WPP Fellow and Talent Manager at Essence, Francisca Posada-Brown

Navigator Spotlight: Francisca Posada-Brown

In this edition of Nav.igator Spotlight, we spoke to Francisca Posada-Brown who is part of the WPP Fellowship, a three-year leadership program designed to give fellows experience across a range of marketing disciplines. For her that means working in a range of locations, which you better believe means she is nav.ing different money mindsets along the way.

Right now she is working as a Talent Manager at Essence in New York, a role that describes as fulfilling her daily purpose of empowering others to be their best.

Tell us about your journey as a WPP Fellow.

Being a Fellow has given me the opportunity to work across three different disciplines in three different countries: brand strategy in London, client management in Singapore, and talent management in New York. The process of navigating constant change, immersing myself in new cultures, and building relationships with a diverse mix of people makes for an inimitable learning experience! 

What is your current focus as Talent Manager at Essence?

At Essence so far, I’ve been looking at specific parts of the talent experience (e.g., how people are onboarded, what their career development looks like, how they learn), to gain a sense of what’s working well and where we can improve. Moving forward, I’ll mainly be focusing on diversity and inclusion at Essence; thinking about how to ensure we welcome and celebrate difference, and have a culture where everyone can find a place to belong. 

Have you dealt with any boys clubs while nav.ing your career?

I’ve been very lucky to have supportive peers and mentors throughout my life. That said, I know a few of my managers have had difficulty navigating boys clubs throughout their careers in tech and media: from not being taken seriously because of their age and/or gender, to suffering outright bullying in the workplace. 

I think that actually made them more determined to break that cycle and empower those, including me, on their own teams. I’m grateful that I’ve been surrounded by people who have given me confidence, and my goal is to do the same for others in their careers.

What are your top pieces of advice for young women who want to make #bossmoves in their careers?

I would sum up my advice as: help others, ask for help, and thank those who help you. 

In more detail, this means the following: 

Help others: Say yes! Think of helping people as an opportunity to learn, build trust, and strengthen relationships. If you don’t think you can help, make the effort to connect the person with other people and resources that might be helpful. You never know what opportunities might result from this later down the line.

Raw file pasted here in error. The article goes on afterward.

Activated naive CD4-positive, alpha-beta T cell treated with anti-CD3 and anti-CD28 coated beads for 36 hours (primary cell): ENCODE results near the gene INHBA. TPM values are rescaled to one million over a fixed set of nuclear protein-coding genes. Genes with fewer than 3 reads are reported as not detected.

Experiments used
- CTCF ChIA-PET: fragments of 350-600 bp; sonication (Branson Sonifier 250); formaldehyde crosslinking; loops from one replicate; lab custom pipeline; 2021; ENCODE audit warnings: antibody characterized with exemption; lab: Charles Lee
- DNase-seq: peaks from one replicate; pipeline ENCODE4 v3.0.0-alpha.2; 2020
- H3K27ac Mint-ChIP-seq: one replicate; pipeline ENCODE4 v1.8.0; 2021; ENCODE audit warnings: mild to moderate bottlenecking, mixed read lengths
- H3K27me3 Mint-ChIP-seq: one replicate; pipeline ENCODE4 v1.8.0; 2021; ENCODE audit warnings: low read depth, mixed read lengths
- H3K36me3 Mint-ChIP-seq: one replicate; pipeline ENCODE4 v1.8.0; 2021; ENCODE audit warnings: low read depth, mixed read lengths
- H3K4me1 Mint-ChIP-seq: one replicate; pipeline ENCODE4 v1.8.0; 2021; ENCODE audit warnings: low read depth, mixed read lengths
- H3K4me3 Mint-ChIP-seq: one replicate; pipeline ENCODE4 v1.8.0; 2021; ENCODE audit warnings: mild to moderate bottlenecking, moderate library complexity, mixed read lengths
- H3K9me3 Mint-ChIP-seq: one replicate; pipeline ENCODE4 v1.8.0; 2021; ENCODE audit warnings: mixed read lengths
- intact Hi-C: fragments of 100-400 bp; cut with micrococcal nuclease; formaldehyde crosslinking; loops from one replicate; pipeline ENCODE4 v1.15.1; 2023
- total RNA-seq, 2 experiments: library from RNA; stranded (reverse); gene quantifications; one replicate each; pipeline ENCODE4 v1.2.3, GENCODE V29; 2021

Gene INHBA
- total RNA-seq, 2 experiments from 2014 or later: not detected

Ask for help: Don’t go it alone! It might mean asking for a quick chat with someone you don’t know, asking for feedback from honest friends and colleagues, or asking someone with experience to help you navigate something new. 

Thank those who help you: Show gratitude! By thanking someone, you are not only strengthening relationships, but you are building resilience because resilience is built on gratitude. A “thank you” email doesn’t take long and can go a long way.

How do you think about your financial health?

I think of my financial health in the same way that I think of my physical and mental health: being healthy is about being thoughtful and disciplined, but not hyper-controlled. 

I like to exercise and eat healthily, I like to practice being mindful, and I like to think about how best to manage my finances – but you won’t find me on a rigid diet and exercise regime, or obsessing over every financial decision. Balance is everything!

More specifically on financial health, I like the 50/30/20 rule: the simple idea of spending 50 percent of what you earn on needs (rent, utilities, etc.), 30 percent on wants (entertainment, restaurants etc.) and 20 percent on savings and investments. 

It’s a good guide, but I also think the ratio evolves according to where you are in your life. For example, when I was living in Singapore, low tax rates and cost of living meant that I could easily make an effort to save and invest more. Living in New York is a totally new (and expensive!) experience, so I’m focusing on enjoying it and being a bit more relaxed about finances. 

What’s your best #moneymove? 

Listening to people who know more about money than I do! It means I’ve made investments sooner and hopefully have built a healthy financial mindset. 

What’s something you still don’t understand about money?

A lot of things! Stock market moves (Nav.it has a guide on the market and weekly recaps!), cryptocurrency, how the US pension system works…there’s a lot to learn! 

What is your 2020 money mindset?

My 2020 money mindset is to enjoy the present, whilst not losing sight of long-term financial goals

We’re changing the narrative around money but change can’t happen with a one-sided conversation. That’s why we’re excited to bring different voices and experts to share their wisdom. Send us an email and let us know what you think. And remember the nav.it money app offers you free tools for checking in and managing your money moves. You can download it at Google Play and the Apple Store.

More Stories
How to Invest for Your Short-Term Goals
%d bloggers like this: